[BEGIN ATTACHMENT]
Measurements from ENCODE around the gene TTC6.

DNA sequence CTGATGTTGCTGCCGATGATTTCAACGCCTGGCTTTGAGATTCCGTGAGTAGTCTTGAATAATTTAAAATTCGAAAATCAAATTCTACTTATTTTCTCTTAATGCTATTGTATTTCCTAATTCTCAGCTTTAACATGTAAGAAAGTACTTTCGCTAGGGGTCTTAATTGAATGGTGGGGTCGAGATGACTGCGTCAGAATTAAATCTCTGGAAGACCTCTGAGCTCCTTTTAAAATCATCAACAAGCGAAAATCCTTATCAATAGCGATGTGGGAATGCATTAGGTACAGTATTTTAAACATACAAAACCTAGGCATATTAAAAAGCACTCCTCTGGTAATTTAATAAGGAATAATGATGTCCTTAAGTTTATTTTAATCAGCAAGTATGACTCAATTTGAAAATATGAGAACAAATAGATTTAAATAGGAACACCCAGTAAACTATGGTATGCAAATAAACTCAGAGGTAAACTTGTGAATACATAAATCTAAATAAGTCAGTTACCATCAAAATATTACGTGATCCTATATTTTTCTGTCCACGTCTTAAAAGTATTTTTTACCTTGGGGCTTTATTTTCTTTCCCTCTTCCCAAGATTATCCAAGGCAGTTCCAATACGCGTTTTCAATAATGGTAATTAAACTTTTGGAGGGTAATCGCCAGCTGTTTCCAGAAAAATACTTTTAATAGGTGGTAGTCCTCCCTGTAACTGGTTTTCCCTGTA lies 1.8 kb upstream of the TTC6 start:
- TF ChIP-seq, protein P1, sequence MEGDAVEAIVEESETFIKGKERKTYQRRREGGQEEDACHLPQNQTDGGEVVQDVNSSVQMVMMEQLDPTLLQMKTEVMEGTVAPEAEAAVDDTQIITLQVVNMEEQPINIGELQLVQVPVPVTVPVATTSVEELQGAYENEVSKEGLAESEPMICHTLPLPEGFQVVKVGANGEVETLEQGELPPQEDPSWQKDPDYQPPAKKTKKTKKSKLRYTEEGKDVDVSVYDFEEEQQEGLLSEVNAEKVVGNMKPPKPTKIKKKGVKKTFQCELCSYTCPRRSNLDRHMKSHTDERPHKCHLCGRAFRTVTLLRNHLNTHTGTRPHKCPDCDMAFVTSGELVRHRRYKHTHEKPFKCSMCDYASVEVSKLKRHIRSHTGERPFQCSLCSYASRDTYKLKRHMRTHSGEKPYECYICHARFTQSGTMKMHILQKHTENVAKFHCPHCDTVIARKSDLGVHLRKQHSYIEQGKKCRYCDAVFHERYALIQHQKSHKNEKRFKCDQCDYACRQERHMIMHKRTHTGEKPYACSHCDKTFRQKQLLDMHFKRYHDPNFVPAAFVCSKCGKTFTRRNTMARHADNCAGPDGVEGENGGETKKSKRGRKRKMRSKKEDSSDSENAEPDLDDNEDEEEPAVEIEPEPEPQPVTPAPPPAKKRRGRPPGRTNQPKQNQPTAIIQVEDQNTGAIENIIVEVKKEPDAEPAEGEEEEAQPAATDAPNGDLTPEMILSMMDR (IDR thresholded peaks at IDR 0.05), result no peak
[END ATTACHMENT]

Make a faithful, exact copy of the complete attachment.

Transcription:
Measurements from ENCODE around the gene TTC6.

DNA sequence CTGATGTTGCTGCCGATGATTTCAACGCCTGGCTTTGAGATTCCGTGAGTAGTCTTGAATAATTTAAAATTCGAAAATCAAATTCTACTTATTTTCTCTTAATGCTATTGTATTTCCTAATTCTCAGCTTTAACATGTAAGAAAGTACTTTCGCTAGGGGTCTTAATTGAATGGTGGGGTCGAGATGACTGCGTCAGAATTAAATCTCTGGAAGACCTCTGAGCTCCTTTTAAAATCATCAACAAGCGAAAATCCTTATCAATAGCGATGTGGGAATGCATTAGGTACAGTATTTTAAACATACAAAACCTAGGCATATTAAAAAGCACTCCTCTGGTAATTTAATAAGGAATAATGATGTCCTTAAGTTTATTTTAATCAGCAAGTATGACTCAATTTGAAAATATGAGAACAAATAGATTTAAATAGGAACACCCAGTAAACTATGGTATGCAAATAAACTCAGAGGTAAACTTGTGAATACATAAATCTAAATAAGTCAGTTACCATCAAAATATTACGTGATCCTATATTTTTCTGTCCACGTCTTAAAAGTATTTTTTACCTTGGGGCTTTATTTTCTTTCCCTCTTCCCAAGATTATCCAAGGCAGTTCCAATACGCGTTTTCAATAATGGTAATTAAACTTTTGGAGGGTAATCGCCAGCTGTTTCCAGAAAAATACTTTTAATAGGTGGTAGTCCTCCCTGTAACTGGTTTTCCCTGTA lies 1.8 kb upstream of the TTC6 start:
- TF ChIP-seq, protein P1, sequence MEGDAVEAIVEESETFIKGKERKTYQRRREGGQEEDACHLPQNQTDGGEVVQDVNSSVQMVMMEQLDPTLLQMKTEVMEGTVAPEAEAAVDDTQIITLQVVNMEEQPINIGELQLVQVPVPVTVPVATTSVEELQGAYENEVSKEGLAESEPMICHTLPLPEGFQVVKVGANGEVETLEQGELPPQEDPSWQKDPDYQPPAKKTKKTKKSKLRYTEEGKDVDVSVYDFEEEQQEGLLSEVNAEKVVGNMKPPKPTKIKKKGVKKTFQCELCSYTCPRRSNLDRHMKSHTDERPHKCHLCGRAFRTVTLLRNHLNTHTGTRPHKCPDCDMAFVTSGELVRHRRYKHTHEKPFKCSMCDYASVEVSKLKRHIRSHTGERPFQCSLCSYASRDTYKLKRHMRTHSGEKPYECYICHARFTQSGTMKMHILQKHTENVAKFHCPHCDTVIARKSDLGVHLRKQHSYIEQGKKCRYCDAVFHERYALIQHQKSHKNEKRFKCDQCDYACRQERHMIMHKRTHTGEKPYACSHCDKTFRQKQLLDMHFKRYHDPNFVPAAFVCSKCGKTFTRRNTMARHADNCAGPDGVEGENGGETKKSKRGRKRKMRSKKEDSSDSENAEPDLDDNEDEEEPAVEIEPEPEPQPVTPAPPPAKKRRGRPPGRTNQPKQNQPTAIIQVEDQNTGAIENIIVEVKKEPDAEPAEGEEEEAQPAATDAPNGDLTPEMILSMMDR (IDR thresholded peaks at IDR 0.05), result no peak